Cancer is one of the leading causes of death in the world, according to the World Health Organization. One of the most common types is the breast, which in 2004 alone took the lives of 519 thousand women.
Against this background, researchers from the Institute of Technology and the General Hospital of Massachusetts created a prototype that allows forecasting breast cancer up to five years in advance, thanks to artificial intelligence.
To reach this result, the technology was tested with data from 90,000 mammograms from 2009 to 2012, which allowed subtle cancer precursors to be detected before becoming malignant.
This model would be able to predict through mammography if the woman is prone to develop breast cancer in the future, in addition to knowing individual risks that can be used to customize prevention programs. This method works equally well in patients of different races.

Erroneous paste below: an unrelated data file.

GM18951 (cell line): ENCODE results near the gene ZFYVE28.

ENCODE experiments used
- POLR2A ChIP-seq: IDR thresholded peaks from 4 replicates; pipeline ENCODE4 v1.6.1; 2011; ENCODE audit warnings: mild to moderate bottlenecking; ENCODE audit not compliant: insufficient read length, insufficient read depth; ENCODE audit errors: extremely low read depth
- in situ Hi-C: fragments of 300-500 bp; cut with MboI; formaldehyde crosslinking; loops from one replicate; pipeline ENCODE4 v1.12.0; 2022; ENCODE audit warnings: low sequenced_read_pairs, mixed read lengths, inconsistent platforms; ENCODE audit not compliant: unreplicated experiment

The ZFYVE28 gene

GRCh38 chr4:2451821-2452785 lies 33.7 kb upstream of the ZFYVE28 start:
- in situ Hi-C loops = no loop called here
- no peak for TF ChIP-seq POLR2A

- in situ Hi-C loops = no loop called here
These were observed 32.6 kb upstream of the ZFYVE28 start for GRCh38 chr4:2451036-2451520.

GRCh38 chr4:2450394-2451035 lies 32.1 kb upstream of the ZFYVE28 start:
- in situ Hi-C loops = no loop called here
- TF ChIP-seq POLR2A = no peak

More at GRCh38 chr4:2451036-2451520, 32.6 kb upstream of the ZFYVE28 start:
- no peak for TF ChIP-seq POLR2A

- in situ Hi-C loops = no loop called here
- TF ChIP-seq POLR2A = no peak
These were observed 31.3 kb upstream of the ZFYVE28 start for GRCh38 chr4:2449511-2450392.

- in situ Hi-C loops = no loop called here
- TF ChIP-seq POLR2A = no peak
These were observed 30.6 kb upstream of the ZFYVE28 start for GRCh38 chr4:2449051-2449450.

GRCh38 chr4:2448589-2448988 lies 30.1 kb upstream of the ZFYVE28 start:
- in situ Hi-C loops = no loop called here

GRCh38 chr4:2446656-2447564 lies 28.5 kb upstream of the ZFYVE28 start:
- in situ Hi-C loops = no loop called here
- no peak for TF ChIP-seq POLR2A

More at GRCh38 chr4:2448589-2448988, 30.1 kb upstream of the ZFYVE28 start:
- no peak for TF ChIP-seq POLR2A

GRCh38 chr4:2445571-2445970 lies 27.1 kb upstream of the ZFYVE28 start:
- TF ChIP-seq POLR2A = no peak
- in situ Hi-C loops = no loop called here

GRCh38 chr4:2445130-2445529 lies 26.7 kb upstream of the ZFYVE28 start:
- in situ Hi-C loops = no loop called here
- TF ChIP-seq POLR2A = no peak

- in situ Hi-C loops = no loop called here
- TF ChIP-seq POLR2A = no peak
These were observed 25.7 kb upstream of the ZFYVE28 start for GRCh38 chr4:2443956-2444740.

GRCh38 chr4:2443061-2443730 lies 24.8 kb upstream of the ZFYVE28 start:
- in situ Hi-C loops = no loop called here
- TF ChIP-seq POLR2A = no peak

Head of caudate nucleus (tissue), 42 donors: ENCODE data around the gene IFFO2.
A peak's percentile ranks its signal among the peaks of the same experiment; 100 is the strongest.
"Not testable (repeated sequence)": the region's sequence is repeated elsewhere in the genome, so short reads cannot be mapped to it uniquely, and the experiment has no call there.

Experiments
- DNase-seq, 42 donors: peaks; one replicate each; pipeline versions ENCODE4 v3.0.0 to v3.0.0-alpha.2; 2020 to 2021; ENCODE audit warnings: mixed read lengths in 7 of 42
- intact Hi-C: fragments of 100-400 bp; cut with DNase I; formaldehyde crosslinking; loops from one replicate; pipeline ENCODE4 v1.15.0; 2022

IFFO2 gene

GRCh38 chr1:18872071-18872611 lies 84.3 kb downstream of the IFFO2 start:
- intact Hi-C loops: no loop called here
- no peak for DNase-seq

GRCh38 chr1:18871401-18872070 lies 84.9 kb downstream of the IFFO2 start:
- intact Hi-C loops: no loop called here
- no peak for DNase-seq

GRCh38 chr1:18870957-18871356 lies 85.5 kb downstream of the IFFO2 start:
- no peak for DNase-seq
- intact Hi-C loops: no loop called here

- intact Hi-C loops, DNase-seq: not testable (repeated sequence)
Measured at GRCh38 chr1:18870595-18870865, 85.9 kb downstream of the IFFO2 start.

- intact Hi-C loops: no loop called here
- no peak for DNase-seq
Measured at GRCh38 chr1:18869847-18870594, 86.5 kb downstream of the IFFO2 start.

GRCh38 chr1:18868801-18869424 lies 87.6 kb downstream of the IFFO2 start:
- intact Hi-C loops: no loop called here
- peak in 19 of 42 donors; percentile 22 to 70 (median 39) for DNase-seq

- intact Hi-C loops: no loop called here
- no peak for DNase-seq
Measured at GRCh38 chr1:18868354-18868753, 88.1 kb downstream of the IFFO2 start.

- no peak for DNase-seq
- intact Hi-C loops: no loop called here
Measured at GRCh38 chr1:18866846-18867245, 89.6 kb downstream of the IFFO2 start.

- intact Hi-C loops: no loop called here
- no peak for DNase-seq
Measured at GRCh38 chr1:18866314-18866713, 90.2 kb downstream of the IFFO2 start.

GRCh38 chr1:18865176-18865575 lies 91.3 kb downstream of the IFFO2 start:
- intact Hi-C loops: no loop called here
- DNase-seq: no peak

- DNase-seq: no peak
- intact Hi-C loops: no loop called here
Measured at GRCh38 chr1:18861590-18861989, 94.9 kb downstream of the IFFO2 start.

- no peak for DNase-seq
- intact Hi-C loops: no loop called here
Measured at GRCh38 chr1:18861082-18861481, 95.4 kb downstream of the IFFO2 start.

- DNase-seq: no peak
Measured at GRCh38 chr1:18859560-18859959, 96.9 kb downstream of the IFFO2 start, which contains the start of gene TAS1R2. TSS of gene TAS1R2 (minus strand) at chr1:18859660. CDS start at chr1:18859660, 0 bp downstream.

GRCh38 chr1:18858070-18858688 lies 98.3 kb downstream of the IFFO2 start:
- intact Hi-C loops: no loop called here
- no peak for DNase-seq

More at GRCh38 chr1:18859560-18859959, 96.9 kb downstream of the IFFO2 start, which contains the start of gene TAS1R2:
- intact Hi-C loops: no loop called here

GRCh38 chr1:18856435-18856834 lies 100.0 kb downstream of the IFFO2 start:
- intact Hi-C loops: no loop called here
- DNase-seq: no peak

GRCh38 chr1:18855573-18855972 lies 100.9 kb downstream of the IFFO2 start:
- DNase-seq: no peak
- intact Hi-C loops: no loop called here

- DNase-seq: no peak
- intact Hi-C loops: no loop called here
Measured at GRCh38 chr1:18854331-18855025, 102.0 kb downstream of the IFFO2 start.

In 2016, scientists from Stanford University developed an application capable of diagnosing skin cancer through a photo taken with the cell phone. For this, 130 thousand images of tumors of this type were helped; One year later the result was tested by 21 dermatologists who obtained very positive results that were published in a study.
With these technological advances it is not intended to eliminate the role of the doctor, but to provide a second opinion that can help the cancer stop taking lives or, at least, reduce the number of victims.